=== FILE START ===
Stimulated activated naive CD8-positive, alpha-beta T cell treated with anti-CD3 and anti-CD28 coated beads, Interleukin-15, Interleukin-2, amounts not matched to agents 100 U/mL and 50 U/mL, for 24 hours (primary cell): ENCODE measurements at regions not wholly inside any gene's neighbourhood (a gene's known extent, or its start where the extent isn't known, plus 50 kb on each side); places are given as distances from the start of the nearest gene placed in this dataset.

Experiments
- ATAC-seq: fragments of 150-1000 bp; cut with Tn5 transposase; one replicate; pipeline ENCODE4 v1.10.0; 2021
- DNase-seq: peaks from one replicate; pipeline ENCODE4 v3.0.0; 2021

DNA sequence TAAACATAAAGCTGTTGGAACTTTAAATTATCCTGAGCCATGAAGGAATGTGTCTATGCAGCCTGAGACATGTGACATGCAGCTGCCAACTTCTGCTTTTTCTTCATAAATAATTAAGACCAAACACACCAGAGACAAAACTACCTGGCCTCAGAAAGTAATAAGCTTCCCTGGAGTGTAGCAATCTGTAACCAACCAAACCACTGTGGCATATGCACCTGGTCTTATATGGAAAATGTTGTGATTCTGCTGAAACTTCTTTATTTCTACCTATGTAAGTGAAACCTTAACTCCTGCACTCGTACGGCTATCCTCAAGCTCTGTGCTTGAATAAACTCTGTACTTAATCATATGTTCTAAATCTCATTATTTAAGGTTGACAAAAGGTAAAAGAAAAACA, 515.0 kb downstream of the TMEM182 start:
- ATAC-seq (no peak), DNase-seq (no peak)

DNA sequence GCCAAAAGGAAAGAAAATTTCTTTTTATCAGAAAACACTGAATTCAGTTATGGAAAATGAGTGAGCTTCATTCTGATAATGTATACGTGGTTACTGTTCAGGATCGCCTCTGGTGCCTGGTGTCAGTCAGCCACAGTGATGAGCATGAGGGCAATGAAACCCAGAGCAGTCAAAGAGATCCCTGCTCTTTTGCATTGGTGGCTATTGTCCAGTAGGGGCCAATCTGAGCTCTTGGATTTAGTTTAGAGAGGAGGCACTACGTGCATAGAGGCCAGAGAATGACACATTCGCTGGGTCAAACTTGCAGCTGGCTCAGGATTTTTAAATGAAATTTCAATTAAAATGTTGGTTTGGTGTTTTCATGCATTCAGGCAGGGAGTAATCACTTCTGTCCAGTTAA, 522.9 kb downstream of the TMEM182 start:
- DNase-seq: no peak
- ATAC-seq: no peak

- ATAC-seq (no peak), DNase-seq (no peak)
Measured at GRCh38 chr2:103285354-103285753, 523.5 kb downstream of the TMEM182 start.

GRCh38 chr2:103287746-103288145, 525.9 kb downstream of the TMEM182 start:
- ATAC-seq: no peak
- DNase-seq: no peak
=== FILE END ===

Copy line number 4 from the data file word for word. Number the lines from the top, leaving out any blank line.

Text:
- DNase-seq: peaks from one replicate; pipeline ENCODE4 v3.0.0; 2021